Tuesday, May 22, 2012

"Rescue Me!" Is not what the fawn is saying!

Photos by Jonathan Schechter
May 21, 2012 
My meadow in Brandon Township, Michigan

I am a very lucky man. The wildlife that shares 'my' 11 acres has come to know my ways and trust me. But they remain cautious and that  is good. Wildlife needs to be wild.  
And that means fawns too.
I have slowly come to know the ways of the deer in my life.
 I will not enter the meadow behind my barn again for several months until the new fawn is moving with her mom in the rest of the woods and meadows and swamps that are home for them and a pleasure for me.
  Today the fawn was frisky, exploring the new world as mom stayed in the shadows.
My presence within the fenced area and my  human scent might dramatically change the dynamics. 
A passing coyote or dog would certainly detect my scent.
And that just could bring a quick end to this fawn.

Not all fawns in fawn tales have as much of a chance for survival as "my" fawn. 
Here is why:
All too often well meaning humans caught up in what many biologist call The Bambi Syndrome will  try to "rescue" a seemingly abandoned fawn.  After all, how could a caring human walk away from such a beautiful and curious creature with those big eyes? But the facts and the ways of nature indicate a fawn by itself is rarely abandoned. Michigan DNR wildlife ecologist Sherry MacKinnon remind us, "Even if a fawn appear to be abandoned, its mother is almost always nearby. MacKinnon goes on to explain, "It's not uncommon for does to leave their young unattended for up to eight hours at a time, an anti-predator strategy that minimizes scent left around the newborn animals."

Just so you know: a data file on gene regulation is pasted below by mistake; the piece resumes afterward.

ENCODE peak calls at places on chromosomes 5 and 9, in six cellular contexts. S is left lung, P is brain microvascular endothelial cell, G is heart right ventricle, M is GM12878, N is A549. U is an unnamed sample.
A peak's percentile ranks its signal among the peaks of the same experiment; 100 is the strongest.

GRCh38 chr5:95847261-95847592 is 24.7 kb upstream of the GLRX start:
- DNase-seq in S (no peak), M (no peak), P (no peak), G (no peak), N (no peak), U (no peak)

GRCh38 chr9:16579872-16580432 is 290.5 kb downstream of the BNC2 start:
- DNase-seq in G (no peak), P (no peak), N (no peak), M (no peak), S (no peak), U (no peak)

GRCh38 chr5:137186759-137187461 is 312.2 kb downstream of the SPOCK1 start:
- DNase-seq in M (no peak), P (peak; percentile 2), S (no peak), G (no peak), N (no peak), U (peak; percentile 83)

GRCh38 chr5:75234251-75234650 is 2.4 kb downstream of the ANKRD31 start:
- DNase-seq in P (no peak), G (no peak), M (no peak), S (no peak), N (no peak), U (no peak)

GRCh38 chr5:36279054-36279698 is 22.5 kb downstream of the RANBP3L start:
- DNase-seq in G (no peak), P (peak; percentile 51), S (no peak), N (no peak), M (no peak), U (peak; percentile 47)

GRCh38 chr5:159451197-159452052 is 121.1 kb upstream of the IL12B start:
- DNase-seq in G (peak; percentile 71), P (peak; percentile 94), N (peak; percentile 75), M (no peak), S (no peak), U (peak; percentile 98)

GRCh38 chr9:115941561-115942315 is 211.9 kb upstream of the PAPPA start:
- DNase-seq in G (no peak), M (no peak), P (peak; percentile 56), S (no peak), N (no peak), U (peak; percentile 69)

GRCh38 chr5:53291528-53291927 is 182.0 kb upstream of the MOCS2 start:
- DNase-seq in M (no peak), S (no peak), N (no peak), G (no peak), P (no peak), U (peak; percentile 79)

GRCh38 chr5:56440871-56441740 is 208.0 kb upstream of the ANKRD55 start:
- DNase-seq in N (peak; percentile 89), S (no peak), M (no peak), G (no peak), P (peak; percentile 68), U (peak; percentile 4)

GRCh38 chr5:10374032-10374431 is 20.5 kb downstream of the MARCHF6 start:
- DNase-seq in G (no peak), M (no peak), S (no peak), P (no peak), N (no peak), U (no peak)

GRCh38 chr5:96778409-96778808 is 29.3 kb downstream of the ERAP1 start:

Today I sat just outside the fenced section of meadow and watched the fawn frolic. The fawn ignored me for she has not been taught to be fearful, not yet.  And after her spontaneous romp of exploration she returned to her mother in the shadows at the very edge of the old fence and did what she does very well; she nursed.
And mom watched me, perhaps a bit torn in her emotions.
 She trusts my  outside of the fence presence, but as a protective mom, she watched my every move. 
(And should you wonder, I stayed back and used the telephoto lens). 
As I write these words well after dark I can only image the gentle beauty a few hundred feet from me: A  doe sheltering her fawn in the meadow under a beautiful sliver of a moon.  And I reflect on the timeless words of John Muir, 
"When one tugs at a single thing in nature, he finds it attached to the rest of the world"


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